Saturday, February 13, 2010

Amanda Lepore Chief of Parade

by Peter Hackney

10 February 2010

World famous transsexual icon Amanda Lepore will be the Chief of Parade at this year’s Mardi Gras, it has been announced.

The role will see Lepore, arguably the world’s most famous transsexual, lead the floats up Oxford and Flinders Streets on Saturday, February 27 for the 32nd annual Sydney Gay and Lesbian Mardi Gras Parade.

“I’m thrilled and honored to be invited to be Chief of Parade,” Lepore said. “I can’t wait to be a part of Mardi Gras and the celebration of our community.”
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Transsexual Phoenix Author to Speak at City Event; Sex-Change Patient Grew Up in Detroit in 1960s

By Ray Stern in Diverse City

February 2, 2010

In the late 1960s, Millie C. Bloodworth was a city boy from Detroit who didn't like guns, the Army, snakes on field trips, or the looming prospect of getting shipped off to Vietnam.

What he really wanted was a sex-change operation and a wardrobe of pretty dresses. Bloodworth, who describes her offbeat, coming-of-age tale in her 2008 book, The Exceptional, Impossible Woman Indeed! will chat about her life and society's evolving view of transsexuals during a free, city-sponsored event on Friday, February 19. . . . Read More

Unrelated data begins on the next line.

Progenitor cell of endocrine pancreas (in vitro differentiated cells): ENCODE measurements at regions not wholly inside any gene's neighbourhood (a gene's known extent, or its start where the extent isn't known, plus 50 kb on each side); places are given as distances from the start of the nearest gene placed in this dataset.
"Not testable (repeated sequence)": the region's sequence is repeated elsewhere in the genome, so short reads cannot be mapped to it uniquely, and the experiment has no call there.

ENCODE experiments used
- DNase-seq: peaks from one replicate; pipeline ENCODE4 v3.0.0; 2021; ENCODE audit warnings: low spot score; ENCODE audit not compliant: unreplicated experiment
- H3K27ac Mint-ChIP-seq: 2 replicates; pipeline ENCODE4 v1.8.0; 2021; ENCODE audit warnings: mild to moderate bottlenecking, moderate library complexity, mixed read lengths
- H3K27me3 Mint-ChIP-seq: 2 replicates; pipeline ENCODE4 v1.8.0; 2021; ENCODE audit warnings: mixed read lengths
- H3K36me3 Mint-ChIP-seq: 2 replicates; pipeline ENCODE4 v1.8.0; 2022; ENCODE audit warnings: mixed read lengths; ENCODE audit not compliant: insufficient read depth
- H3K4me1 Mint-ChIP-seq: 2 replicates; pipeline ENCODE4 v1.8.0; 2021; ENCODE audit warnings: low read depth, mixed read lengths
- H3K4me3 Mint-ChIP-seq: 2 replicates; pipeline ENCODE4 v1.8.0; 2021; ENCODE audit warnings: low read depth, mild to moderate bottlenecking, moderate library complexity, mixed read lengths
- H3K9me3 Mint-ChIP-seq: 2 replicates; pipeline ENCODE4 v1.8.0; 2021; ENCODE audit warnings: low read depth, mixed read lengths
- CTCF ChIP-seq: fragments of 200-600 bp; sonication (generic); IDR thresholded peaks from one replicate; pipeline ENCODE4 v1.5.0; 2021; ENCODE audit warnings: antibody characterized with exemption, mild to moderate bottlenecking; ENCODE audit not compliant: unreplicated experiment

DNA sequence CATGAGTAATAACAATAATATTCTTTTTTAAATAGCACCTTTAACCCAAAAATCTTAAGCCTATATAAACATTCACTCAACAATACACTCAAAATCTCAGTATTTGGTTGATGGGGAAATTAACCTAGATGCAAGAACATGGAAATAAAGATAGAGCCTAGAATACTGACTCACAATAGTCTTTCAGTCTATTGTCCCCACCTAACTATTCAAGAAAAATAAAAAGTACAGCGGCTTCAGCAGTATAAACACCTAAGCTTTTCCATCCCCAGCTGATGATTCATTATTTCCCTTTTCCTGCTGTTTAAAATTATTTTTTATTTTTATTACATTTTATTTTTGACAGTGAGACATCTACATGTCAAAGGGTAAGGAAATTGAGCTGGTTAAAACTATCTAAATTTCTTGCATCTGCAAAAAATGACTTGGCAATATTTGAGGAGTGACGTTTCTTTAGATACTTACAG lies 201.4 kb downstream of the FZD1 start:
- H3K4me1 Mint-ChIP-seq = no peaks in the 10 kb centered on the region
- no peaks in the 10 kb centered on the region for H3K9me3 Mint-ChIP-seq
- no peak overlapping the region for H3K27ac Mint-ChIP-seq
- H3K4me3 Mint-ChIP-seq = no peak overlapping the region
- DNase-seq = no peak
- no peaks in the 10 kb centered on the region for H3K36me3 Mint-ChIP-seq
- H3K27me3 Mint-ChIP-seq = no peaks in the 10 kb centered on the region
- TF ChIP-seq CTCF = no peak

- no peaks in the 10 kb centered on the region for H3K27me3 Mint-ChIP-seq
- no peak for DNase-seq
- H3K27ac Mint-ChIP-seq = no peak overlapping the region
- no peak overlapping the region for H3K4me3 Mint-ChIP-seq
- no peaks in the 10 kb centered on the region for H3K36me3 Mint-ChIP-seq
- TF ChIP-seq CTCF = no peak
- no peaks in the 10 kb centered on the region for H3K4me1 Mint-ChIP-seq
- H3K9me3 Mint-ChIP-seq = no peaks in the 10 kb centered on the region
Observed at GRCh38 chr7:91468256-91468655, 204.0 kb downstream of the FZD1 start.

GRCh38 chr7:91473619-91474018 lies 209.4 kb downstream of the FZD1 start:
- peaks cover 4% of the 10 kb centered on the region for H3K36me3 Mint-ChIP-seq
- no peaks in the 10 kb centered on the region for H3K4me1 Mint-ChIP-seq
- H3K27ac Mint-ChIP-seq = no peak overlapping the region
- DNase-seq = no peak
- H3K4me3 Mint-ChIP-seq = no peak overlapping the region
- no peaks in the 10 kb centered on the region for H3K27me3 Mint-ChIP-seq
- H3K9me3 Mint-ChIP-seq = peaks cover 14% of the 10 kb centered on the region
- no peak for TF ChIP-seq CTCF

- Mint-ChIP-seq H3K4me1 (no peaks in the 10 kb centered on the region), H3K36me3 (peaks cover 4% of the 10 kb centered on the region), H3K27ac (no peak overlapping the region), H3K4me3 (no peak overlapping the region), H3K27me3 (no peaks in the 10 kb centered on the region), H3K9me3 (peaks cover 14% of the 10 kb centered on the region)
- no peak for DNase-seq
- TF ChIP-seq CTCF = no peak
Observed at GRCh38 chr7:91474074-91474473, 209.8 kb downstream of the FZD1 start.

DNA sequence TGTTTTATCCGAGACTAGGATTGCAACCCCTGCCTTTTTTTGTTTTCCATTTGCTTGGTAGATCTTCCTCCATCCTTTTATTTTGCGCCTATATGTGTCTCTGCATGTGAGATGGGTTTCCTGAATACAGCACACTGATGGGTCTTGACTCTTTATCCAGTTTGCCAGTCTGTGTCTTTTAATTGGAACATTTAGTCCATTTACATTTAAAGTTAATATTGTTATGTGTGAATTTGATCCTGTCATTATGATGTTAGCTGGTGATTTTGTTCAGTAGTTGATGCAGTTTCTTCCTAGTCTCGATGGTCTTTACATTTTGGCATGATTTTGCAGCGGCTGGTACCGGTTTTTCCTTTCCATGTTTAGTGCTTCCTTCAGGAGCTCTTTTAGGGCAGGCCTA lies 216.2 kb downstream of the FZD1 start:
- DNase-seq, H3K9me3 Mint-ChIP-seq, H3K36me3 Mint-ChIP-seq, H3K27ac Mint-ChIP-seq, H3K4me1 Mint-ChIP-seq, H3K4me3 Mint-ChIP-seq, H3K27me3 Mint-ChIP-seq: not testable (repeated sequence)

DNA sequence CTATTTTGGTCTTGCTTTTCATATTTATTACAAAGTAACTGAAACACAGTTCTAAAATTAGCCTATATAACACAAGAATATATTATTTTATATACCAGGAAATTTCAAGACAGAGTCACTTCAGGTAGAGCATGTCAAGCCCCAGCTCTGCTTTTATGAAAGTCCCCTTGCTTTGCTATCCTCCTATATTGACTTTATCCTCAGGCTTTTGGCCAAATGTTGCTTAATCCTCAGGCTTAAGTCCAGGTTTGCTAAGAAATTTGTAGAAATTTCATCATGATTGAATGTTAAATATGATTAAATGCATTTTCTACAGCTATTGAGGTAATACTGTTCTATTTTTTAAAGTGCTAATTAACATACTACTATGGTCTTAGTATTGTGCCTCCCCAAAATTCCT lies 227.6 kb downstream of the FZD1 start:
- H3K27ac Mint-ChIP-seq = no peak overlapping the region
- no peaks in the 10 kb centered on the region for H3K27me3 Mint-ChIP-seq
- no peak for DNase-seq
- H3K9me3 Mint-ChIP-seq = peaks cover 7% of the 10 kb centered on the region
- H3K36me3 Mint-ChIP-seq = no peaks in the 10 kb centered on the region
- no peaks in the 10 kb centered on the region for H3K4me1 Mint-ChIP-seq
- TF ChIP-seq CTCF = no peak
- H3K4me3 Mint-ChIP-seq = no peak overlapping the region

February 9, 2010

Chelsey Mikimoto, a transgender showgirl from Melbourne, was crowned Miss Transsexual Australia 2010 in the country’s first-ever beauty pageant for transsexuals and transgenders, held at Melbourne’s Bar 362 last week.

Contestants were judged on their creativity, talent, wit, beauty and confidence. Singapore-born Mikimoto, who performs at cabaret shows, nightclubs and entertainment venues around Melbourne, wowed the judges with her poise, talent and quick wit. She was announced winner over runner-up Patricia Licaros, a hospitality sales associate from Southbank. . . .Read More

The Exceptional, Impossible Woman Indeed!

by Milicent Carter-Bloodworth (2008)

There is a ghost that has traveled with me all of my life. He has haunted the deepest recesses of my mind and is a part of the core of my soul. His name is Melton Bernie; as a young child he was my outer self that the world saw. Melton carried me through a childhood that was fraught with the frustrations of living in a discriminatory and prejudice filled nation which suffered the assassinations of political and religious leaders. Melton also helped carry my inner self through those times when fantasies of escape to places filled with hope were my only comfort. I had always had faith in God and myself to be true to myself and others. I have always felt that it is up to the parent, teacher and religious persons to teach all children that it is not only okay to be who we were meant to be, but to embrace all the diversity that is humanity. . . .Read More